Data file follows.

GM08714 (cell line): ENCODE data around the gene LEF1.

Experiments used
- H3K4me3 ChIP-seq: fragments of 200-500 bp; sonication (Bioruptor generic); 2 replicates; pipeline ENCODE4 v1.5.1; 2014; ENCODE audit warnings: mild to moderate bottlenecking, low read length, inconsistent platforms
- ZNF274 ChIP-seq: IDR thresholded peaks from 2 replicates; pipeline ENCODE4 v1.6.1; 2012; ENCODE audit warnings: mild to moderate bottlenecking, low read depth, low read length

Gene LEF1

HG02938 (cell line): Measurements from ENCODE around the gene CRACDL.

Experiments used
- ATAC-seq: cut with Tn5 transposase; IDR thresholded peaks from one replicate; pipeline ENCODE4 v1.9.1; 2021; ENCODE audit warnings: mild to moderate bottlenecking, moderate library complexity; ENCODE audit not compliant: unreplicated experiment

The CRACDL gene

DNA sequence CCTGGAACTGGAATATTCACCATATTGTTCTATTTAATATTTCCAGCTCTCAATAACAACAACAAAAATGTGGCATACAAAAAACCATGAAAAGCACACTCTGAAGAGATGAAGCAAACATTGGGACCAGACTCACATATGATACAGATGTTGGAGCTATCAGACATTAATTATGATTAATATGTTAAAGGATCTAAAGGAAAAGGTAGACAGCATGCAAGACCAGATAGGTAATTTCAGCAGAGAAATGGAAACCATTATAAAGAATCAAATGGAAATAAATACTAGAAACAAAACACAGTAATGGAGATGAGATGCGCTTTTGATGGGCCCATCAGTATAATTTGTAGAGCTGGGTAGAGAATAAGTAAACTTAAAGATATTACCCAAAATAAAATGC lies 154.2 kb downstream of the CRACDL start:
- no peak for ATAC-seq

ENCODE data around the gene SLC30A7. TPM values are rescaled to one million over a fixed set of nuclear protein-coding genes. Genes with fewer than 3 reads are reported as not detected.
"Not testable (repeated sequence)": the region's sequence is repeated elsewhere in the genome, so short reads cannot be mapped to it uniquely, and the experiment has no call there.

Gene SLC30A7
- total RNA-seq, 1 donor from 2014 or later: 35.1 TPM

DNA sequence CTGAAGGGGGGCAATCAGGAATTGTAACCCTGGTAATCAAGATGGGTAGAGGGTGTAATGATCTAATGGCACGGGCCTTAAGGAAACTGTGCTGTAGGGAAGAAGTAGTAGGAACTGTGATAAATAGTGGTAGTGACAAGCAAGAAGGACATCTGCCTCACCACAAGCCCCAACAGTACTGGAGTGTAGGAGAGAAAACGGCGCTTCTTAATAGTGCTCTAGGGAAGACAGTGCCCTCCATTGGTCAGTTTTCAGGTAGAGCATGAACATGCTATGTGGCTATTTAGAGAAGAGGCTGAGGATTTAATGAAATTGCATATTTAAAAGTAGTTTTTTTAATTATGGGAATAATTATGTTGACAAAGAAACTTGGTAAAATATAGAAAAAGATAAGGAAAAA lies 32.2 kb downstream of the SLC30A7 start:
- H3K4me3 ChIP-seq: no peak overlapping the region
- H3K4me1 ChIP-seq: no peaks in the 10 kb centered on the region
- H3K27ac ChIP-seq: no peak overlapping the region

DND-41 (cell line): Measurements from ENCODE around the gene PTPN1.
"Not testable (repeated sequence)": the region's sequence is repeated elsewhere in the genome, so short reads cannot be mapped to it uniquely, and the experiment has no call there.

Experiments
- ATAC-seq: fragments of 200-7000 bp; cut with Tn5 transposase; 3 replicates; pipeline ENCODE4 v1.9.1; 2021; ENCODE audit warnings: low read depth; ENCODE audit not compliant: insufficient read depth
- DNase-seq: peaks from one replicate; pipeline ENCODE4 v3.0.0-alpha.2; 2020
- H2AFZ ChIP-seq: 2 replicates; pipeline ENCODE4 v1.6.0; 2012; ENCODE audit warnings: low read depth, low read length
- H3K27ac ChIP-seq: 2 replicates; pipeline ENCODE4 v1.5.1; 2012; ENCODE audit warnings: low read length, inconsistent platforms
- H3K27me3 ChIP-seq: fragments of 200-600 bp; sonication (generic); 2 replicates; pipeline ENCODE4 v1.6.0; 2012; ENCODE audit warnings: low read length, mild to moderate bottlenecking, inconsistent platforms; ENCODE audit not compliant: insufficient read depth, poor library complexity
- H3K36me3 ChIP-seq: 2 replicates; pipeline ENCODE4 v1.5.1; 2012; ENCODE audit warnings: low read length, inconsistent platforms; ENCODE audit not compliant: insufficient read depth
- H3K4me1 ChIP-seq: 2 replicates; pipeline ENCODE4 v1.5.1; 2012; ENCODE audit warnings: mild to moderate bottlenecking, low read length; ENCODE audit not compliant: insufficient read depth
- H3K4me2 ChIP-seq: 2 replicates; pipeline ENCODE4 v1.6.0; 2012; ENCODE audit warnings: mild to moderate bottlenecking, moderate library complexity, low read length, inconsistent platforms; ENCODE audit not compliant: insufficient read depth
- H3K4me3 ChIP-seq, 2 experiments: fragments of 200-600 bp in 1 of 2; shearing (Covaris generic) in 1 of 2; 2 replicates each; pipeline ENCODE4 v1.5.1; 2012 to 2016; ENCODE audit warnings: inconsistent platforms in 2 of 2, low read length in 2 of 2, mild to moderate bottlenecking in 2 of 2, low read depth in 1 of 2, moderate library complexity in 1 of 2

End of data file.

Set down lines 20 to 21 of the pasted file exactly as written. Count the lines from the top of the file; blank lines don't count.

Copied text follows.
DND-41 (cell line): Measurements from ENCODE around the gene PTPN1.
"Not testable (repeated sequence)": the region's sequence is repeated elsewhere in the genome, so short reads cannot be mapped to it uniquely, and the experiment has no call there.